Do you know you’ve come to the end when you crave a new beginning?
How does it all start: “In the beginning, God created…”? And, so we read about a formless earth, voids, and “the surface of the deep”—the start of a new creation.
People can debate that moment—God, vacuum genesis, alien fungi, etc, but the truth remains that all of this that we recognize as “life,” our world, our perceptions, our senses—this all had to begin somewhere at some point in Time before we became so inextricably bound by time, that soft tick, tick, tick.
You’ll never hear a louder sound in a hospice patient’s room than the thunk of a clock’s second hand. You want more time, but at the same time, you are reminded that you are waiting for an end to the person’s suffering, your suffering, the dread suspension.
Lately, it seems, whether it is the news forecasting ominous climate change, scientists warning of asteroids, or worldwide physicians proclaiming pandemics, the world is posed for some kind of apocalyptic change.
Here are some recent films that seem to mirror our headlines:
Armageddon, Deep Impact, Knowing, 2012, The Day After Tomorrow, Independence Day, The Road, I Am Legend, The Book of Eli, all of the Terminator movies, Escape from New York, Escape from L.A., Children of Men, 12 Monkeys, 28 Days Later, 28 Weeks Later, Blindness, Waterworld, The Postman, The Mad Max series…
Of course, I did not add the films of the 70’s (Omega Man, Soylent Green, Planet of the Apes, the list goes on and on). The 1950’s were concerned with an alien threat, with worldwide destruction by atomic power—rightfully, since the US marred its own reputation and humanity by dropping these horrific instruments of death on two major Japanese cities.
The world was also trying to grapple with the Holocaust and the notion that such a mass murder of a people could occur. Those images haunt us. I don’t believe our psyches have fully recovered from it, nor should they. Human beings are capable of the darkest evil, especially when operating en masse.
As the decades advanced, presidents, other prominent world leaders, historic figures were assassinated, further destabilizing our realities, jarring our day to day lives with reminders of how change can come in one drastic flick of a finger.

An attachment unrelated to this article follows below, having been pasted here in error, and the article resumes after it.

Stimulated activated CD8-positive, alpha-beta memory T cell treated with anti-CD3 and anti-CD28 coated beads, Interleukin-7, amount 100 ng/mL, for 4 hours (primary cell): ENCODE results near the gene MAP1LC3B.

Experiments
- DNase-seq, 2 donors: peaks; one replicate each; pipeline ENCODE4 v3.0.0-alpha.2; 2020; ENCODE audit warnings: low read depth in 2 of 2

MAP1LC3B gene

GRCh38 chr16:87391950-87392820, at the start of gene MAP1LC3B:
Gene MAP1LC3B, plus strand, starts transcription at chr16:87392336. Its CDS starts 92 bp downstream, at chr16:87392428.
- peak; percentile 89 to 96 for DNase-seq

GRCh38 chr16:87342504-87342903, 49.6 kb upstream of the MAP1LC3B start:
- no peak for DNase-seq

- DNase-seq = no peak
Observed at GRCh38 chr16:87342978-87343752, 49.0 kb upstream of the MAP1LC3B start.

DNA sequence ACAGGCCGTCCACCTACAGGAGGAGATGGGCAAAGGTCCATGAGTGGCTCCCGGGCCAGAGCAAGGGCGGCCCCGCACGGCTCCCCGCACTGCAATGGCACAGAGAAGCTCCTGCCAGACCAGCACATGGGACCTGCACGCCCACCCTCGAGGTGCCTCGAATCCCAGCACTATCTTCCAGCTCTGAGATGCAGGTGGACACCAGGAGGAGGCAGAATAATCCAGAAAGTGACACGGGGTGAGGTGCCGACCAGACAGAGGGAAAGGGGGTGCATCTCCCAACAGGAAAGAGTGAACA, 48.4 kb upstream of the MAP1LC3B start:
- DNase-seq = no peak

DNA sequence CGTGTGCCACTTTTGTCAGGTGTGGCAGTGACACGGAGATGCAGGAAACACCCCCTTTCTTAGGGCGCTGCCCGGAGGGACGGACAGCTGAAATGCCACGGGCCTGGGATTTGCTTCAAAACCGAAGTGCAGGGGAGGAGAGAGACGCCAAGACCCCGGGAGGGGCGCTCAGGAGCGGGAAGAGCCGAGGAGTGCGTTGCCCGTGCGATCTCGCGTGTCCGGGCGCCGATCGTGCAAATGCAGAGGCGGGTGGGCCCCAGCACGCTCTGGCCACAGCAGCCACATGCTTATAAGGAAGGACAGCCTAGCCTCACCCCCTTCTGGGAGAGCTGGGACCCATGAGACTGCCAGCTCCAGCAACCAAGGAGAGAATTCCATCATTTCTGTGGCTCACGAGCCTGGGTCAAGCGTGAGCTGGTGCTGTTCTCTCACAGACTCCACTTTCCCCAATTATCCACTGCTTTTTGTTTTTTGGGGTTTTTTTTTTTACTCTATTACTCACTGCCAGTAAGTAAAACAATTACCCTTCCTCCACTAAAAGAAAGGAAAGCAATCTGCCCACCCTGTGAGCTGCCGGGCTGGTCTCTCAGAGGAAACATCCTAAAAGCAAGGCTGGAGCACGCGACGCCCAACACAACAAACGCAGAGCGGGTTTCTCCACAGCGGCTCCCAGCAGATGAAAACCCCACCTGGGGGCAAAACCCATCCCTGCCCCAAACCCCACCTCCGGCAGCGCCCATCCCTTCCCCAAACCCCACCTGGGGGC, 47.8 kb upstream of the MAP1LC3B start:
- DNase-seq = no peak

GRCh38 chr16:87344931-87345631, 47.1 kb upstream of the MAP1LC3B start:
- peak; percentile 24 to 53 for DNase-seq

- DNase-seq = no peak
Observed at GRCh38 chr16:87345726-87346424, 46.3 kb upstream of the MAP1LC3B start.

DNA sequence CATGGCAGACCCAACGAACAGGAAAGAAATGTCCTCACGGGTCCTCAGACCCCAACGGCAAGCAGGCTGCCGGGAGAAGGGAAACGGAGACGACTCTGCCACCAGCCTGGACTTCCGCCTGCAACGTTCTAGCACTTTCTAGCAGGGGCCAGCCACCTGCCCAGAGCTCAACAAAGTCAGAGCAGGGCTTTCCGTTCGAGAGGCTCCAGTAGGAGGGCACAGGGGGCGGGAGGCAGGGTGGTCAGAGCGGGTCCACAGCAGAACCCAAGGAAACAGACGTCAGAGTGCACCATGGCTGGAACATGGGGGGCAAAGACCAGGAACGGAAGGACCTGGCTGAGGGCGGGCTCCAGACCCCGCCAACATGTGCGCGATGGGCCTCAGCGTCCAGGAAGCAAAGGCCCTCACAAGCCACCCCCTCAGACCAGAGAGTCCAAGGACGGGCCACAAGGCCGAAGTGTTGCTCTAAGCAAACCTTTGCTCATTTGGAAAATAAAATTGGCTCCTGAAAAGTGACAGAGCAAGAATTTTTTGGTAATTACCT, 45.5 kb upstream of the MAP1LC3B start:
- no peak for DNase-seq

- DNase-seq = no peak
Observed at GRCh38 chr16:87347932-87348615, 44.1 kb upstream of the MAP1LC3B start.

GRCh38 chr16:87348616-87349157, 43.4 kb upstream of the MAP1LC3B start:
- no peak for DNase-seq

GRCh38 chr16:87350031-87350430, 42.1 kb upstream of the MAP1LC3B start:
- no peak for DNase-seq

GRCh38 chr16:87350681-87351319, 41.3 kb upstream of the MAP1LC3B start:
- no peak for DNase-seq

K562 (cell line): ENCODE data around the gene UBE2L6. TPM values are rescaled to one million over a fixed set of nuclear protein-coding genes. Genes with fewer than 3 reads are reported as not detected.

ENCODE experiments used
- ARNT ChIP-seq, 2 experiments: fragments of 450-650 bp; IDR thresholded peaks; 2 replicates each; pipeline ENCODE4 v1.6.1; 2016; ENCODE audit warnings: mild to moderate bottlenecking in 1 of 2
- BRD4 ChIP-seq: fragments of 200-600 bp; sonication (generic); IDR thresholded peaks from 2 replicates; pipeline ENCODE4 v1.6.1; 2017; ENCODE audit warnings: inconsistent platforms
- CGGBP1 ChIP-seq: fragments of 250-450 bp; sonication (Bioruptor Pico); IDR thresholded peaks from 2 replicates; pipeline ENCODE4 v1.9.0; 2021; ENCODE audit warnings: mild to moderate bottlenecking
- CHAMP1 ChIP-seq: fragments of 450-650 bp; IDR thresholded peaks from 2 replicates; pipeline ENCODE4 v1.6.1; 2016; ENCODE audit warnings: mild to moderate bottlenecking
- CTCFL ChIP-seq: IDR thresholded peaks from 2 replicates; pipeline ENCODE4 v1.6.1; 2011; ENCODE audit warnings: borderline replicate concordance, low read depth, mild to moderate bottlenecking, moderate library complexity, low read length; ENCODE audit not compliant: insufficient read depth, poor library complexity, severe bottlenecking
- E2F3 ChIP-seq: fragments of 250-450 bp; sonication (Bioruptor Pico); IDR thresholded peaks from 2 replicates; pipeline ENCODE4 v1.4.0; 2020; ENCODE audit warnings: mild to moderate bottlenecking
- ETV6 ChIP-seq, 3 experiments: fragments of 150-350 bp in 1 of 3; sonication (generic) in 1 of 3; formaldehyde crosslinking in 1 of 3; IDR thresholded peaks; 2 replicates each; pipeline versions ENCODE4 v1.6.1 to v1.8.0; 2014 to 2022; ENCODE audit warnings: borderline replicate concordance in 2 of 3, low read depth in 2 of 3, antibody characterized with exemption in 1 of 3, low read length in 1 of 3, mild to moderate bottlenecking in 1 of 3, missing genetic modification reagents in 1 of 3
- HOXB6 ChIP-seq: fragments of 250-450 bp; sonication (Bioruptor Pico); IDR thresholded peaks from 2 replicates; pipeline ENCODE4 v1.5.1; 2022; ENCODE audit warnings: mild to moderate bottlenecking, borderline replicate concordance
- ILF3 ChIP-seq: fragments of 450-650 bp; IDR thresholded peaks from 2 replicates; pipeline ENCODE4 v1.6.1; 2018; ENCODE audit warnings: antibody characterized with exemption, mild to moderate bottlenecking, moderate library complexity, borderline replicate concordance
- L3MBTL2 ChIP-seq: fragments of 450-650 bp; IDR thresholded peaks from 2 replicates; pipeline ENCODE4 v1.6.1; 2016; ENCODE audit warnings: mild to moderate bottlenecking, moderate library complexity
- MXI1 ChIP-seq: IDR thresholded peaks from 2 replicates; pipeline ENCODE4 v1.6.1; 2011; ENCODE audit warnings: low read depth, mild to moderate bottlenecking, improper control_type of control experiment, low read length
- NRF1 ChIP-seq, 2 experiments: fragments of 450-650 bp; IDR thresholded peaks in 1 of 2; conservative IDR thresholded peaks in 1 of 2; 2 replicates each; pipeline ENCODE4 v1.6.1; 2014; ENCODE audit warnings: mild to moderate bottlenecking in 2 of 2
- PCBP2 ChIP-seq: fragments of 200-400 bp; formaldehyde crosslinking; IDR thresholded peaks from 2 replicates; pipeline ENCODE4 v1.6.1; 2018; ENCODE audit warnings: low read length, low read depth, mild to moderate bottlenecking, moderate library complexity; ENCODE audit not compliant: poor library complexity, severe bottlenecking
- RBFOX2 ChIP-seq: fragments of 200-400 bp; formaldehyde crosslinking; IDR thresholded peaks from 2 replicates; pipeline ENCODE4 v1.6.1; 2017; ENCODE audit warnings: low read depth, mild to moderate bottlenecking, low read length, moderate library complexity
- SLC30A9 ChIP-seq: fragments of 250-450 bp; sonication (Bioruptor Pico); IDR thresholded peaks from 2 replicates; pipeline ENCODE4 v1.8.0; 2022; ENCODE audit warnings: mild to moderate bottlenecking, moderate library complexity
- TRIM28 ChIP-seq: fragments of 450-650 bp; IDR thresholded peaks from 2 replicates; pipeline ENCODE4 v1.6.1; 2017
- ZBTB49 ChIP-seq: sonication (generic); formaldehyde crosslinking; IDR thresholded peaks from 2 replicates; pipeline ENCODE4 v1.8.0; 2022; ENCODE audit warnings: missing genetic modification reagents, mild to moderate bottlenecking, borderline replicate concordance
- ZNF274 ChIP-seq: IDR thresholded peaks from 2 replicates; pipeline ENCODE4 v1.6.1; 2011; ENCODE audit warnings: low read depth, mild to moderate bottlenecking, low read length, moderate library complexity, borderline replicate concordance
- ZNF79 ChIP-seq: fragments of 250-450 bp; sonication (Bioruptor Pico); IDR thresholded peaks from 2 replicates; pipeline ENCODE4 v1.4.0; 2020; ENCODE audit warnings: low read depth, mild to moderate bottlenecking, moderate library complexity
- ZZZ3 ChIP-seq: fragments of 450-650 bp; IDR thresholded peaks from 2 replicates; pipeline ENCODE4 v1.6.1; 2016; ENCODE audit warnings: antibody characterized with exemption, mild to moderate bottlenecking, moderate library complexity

Religions—not just Christianity—predict an impending end. Whatever has a beginning will eventually have an end. That’s just the nature of Nature.
At times, things do feel a little played out. Our knowledge of things is exceeding our own ability to control them. Ecosystems struggle to function in a climate of greed and excess. We are starting to genetically alter food, other creatures, modifying and monkeying with the evolutionary process which so many of these same scientists claim as our beginning. Call it playing God, or not. The fact remains that the delicate laws that keep balance in Nature are being transgressed. Where and when does it stop?
Freud claimed that dreams, on a certain level, are about wish-fulfillment. Many times, mine are exactly that. Good Sigmund also claimed that our creative endeavors—that dreamy space between sleep and imagination—function similarly.
Our entertainment lately seems to crave our own end. Because of the promise of a new beginning?
To me, this is a Genesis Fantasy. We want to start over. We want to do better. We want to reinvent the structure of these messy constructs in which we grow up so confined and shackled. The world feels like it’s in a rut.
We hear it all the time. Someone said it the other day. There are only so many plots from which to choose when authoring a story. Just look at James Cameron. How many times can he mine Romeo and Juliet? Instead of being trapped on a ship sliced open by an iceberg, now they are blue and cat-like—forbidden love gets us every time apparently. Being so brazenly unoriginal gets Cameron billions of dollars. But, what else do we have to choose from?
People say that there are also only so many notes in which to compose a new song. Look at each new gadget that comes out. One button now can do about ten functions each. We’re simply piling on without reinventing.
For that matter, we’re still stuck using the wheel. Nobody has found a replacement yet, have they? You can even still buy wooden mouse traps.
Perhaps it is millennium fever. Or, religious fervor. Or, just plain old weariness with the lack of originality these days.
Either way, the world is getting tired, craving any winds of change, even if those winds are prompted by an asteroid dropping from the sky, severe climate changes, or a manmade disaster.
Me? I’m just going to quietly stock up on bottled water and canned goods. It never hurts to be ready.